The Utah Attorney General’s office is challenging a California law protecting the welfare of chickens. It all comes down to the price of eggs, and the AG’s chief of staff says they’re getting involved for the sake of Utahns under the poverty line.
In an amicus filing with the 9th U.S. Circuit Court of Appeals, Utah urged the court to strike down California’s law which requires larger cages for chickens. Utah Federal Solicitor Parker Douglas says this not only affects California egg producers, but also those in other states that sell their eggs to this major market.
“California regulations will undoubtedly drive up egg prices, and so that was of concern to us,” Douglas says.
Other states involved in this case have argued that the changing standards will negatively affect the egg farmers in their states, but Utah’s legal brief makes a unique argument that those living in poverty will be disproportionately affected by raising the price on a cheap source of protein.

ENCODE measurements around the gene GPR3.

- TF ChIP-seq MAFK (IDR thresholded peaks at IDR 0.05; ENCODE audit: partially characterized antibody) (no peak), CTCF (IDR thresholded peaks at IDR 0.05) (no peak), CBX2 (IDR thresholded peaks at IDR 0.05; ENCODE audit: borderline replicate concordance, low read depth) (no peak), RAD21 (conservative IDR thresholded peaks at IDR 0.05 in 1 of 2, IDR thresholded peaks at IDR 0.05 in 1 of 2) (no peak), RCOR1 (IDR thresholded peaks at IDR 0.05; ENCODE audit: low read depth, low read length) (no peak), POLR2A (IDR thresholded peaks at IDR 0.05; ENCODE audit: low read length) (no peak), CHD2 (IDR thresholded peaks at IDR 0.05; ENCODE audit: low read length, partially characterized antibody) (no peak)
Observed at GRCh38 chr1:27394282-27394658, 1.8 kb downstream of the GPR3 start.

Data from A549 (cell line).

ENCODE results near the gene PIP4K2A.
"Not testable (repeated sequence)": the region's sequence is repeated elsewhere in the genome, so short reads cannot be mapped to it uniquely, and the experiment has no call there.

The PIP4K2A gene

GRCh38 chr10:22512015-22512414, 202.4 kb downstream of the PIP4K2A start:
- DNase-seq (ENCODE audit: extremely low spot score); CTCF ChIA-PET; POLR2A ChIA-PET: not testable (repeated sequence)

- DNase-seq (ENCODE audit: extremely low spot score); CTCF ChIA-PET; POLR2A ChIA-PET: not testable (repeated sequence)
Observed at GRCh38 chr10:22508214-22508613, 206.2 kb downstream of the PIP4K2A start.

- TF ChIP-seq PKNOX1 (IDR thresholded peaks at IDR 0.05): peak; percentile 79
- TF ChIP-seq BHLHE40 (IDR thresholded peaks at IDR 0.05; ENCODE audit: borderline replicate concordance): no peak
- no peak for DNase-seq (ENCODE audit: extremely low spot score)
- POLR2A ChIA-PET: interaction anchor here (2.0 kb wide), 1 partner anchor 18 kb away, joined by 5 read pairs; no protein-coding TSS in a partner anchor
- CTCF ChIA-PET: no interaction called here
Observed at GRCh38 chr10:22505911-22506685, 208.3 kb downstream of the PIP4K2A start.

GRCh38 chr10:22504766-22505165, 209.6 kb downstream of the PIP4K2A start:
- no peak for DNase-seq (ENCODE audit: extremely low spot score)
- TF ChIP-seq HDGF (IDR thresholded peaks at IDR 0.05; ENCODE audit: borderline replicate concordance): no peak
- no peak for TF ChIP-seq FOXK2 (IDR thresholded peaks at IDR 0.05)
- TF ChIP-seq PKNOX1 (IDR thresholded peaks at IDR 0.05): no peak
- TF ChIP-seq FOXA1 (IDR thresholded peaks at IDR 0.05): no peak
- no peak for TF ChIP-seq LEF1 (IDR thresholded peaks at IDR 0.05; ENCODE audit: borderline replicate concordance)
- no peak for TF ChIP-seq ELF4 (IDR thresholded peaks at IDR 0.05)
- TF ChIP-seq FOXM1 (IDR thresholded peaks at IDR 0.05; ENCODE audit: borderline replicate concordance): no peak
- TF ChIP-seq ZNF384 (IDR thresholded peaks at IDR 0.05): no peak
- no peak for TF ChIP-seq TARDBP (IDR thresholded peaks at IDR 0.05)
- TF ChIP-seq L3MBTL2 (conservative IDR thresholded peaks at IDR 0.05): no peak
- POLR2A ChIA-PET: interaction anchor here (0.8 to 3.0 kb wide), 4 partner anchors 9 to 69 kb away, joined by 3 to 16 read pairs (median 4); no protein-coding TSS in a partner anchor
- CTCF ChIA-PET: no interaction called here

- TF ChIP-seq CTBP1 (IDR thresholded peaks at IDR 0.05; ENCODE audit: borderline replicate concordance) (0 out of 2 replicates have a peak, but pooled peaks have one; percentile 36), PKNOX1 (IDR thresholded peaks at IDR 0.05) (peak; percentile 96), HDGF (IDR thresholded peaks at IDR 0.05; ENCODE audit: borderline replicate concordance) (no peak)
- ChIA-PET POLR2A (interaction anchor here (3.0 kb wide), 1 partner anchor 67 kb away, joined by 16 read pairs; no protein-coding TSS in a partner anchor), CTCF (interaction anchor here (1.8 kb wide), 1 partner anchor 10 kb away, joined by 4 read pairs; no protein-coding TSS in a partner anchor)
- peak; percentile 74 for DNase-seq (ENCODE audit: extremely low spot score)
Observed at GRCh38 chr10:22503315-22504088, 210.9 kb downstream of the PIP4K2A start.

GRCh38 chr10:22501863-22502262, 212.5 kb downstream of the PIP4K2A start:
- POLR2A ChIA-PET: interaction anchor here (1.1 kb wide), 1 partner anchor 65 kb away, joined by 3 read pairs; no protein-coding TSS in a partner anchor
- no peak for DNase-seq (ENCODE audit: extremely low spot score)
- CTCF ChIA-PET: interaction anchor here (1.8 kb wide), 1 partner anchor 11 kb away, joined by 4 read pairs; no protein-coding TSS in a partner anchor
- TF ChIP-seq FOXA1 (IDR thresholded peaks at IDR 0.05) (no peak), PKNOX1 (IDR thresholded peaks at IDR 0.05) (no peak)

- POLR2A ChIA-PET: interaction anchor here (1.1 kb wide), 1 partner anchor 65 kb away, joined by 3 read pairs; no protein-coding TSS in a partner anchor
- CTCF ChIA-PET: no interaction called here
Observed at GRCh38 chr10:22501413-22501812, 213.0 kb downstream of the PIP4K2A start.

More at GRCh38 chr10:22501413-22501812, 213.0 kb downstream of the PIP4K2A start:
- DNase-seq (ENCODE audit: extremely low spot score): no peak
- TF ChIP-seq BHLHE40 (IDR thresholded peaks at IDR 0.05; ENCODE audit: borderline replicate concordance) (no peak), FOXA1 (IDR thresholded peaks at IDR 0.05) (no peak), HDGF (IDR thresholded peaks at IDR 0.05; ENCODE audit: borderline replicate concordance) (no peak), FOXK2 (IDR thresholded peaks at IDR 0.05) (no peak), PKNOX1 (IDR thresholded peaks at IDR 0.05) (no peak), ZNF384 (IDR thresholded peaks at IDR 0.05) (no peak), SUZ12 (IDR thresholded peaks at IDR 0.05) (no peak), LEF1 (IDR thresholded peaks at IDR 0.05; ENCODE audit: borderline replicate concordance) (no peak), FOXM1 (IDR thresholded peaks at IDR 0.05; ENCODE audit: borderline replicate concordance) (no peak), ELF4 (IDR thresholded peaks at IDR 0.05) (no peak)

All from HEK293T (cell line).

“Farmers could bring a suit on their own,” Douglas says. “Poor people who are below the poverty line can’t, and that’s why we thought it was particularly appropriate for our office to intervene.”
California’s new egg regulations took effect on January 1st. We may never know which came first - the chicken or the egg, but we may all know soon if more space for chickens leads to higher egg prices in the grocery store.